"What have engineers ever done for me?" It's a question we have heard several times.
The answer of course is, "quite a lot".
Perhaps the fact that the impact our engineers have is so "unseen" is testament to the importance of these professions.
Most of us walk around with a high-powered personal computer in our hands.
Technology has kept us connected during the COVID crisis.
Engineers have been integral for developing the processes to produce and deliver the COVID vaccines en masse.
We owe all of these, and many more, to the ingenuity and creativity of engineers.
There is no doubt that engineers shape our world.
We live in structures, drive cars, and use daily public health infrastructure designed by engineers.
But have you ever wondered what happens when there is a lack of diversity, in culture and gender, around the design table?
We get solutions and products that are not suitable for all, and we fail to realise the best outcomes.
The most famous example of inequitable outcomes might be seatbelts, a product optimised for male characteristics leading to greater injury to women.
Other examples include the lack of female protective gear for sports, leading to increasing breast injury in female footballers and the development of artificial intelligence tools that fail to address racial biases in societies.
It is curious that women remain underrepresented in engineering. History is full of amazing engineers such as Bessie Blount and Beatrice Shilling.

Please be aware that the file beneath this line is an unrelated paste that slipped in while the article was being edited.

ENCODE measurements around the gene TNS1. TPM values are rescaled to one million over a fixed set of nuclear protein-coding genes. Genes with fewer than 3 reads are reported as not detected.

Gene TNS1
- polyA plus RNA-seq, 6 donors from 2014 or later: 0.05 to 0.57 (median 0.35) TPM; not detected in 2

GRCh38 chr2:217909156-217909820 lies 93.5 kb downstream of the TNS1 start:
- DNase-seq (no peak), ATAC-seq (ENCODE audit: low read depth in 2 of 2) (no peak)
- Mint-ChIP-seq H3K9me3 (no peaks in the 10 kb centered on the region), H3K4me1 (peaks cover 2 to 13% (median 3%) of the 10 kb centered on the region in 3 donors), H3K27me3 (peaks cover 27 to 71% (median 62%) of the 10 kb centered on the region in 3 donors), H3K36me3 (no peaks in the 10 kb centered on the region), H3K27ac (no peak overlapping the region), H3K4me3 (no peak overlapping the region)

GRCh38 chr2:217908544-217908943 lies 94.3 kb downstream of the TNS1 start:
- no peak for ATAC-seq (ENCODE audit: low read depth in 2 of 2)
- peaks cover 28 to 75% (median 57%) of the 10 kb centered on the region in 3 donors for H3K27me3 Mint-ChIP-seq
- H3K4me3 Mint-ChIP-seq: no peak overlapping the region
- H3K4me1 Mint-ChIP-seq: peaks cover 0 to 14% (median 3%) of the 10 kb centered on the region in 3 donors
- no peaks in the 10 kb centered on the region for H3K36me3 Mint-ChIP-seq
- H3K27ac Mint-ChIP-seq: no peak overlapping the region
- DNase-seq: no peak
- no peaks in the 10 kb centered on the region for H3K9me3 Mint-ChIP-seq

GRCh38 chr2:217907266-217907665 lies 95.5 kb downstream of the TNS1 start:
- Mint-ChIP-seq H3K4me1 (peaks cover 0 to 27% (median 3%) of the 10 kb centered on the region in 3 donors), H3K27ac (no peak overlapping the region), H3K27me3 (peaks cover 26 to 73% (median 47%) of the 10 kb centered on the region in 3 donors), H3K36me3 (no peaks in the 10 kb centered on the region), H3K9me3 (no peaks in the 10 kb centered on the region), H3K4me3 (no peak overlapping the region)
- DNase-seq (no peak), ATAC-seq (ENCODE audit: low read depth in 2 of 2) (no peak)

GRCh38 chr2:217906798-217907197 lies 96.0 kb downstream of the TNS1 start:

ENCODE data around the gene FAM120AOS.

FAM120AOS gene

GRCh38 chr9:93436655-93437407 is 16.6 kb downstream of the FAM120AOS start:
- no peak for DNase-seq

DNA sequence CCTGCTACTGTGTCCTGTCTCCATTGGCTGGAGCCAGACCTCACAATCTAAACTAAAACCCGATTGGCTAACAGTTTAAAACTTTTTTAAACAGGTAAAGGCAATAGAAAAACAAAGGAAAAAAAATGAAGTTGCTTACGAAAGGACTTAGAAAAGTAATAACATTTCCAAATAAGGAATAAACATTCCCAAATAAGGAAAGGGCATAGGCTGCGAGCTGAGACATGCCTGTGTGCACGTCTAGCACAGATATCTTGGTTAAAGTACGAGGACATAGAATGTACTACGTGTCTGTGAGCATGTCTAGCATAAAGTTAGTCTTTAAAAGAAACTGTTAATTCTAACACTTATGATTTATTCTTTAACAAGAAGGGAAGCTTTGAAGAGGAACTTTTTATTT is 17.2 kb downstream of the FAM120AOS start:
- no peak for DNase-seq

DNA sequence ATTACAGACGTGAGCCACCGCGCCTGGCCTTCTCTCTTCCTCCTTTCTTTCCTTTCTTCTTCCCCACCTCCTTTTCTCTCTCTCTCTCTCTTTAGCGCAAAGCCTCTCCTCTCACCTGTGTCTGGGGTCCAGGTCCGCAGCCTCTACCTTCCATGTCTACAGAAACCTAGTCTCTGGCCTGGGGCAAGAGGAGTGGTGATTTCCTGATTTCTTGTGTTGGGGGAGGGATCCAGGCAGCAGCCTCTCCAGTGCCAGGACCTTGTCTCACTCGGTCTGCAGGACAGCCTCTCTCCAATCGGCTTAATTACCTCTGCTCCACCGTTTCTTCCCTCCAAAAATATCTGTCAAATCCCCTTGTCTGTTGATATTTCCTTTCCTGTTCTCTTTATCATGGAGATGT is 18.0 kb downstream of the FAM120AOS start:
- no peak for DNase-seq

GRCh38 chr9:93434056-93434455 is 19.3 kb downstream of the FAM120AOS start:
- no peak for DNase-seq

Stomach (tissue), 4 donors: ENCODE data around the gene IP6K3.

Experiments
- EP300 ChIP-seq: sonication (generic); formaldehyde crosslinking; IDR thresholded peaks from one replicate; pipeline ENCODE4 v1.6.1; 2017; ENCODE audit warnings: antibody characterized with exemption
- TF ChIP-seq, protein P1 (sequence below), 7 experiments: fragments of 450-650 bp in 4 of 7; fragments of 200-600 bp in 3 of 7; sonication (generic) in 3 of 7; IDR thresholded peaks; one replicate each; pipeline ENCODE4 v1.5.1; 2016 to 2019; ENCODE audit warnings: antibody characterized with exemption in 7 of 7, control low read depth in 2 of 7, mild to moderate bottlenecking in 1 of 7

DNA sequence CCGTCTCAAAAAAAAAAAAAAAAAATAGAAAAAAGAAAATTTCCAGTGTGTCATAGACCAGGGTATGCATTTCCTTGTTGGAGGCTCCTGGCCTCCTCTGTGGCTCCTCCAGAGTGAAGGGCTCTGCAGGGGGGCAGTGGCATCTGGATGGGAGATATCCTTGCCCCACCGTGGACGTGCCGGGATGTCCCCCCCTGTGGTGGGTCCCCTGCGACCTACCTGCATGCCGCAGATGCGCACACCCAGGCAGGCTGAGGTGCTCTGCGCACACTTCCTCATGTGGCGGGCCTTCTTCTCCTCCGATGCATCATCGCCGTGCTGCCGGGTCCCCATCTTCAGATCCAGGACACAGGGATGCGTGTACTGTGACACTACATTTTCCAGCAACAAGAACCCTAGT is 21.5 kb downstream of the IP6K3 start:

Yet today, less than 13 per cent of degree-qualified engineers in Australia are female.
We know that attrition from STEM subjects in school is a significant part of the problem, but so too is the lack of visible engineering role models for our young women.
UNSW Canberra initiated the YoWIE program in 2016 to address this problem.
At YoWIE, young women experience the creativity, teamwork, and skills engineers use daily.
Equally important, they see and learn from the diverse role models our team.
We know our program is effective.
There are now five YoWIEs studying engineering out of the 35 that have graduated from high school.
Yes, the numbers are small, but they are growing. YoWIE is about making long-term structural change to the make-up of Australia's engineering workforce, and this takes time.
These last 18 months have shown us that the future will be challenging.
Beyond pandemics, solutions to mitigate the long-term impacts of climate change, address our energy production network and secure our sovereign capabilities will be needed.
These are big challenging problems that impact all of society. We can only meet these with engineering teams that represent all of society and this means more women at the design table.
Our future is exciting and challenging. Our future is STEM. Our future is engineering.
Dr Bianca Capra and Professor Scott Tyo are the current chairs of YoWIE. Bianca is an aerospace engineer working on highspeed flight and Scott is an electrical engineer whose research explores new ways to image the world around us. Both work in the School of Engineering and IT at UNSW Canberra and are strong advocates for equity, diversity, and inclusion in engineering.
- YoWIE2022 will be held April 11-13 , 2022. Registrations will open September 1 at https://www.unsw.adfa.edu.au/yowie